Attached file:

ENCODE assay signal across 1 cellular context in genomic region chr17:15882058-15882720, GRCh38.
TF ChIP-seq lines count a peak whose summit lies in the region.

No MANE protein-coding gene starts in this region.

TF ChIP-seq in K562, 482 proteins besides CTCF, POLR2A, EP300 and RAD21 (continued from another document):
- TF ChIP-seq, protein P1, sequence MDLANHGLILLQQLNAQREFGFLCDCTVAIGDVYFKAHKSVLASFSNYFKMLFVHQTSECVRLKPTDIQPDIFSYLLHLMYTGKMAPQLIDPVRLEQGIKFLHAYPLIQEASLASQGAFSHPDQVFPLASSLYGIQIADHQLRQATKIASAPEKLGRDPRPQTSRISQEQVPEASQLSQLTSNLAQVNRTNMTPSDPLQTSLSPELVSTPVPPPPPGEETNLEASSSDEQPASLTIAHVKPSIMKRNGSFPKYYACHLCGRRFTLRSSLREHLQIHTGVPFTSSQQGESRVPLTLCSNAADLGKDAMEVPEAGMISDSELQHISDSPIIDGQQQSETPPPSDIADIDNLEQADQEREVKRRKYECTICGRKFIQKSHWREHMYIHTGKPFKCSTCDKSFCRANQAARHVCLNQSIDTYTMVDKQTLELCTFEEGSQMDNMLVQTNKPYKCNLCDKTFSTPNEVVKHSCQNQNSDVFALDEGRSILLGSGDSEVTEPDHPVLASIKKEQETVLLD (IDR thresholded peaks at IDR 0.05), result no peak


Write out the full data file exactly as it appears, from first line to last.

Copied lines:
ENCODE assay signal across 1 cellular context in genomic region chr17:15882058-15882720, GRCh38.
TF ChIP-seq lines count a peak whose summit lies in the region.

No MANE protein-coding gene starts in this region.

TF ChIP-seq in K562, 482 proteins besides CTCF, POLR2A, EP300 and RAD21 (continued from another document):
- TF ChIP-seq, protein P1, sequence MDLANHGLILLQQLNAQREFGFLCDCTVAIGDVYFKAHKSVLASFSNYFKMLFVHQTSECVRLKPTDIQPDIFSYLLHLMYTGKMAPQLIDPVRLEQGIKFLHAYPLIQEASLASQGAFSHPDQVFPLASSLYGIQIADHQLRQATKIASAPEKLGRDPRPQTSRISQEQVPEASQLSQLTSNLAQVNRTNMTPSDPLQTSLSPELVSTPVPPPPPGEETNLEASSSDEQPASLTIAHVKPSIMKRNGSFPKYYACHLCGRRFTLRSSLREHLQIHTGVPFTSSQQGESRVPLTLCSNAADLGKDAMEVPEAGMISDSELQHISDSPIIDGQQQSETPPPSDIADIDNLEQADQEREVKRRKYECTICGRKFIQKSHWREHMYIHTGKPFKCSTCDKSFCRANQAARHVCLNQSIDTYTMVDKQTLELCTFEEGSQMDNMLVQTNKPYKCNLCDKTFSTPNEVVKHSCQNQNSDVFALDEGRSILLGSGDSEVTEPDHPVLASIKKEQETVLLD (IDR thresholded peaks at IDR 0.05), result no peak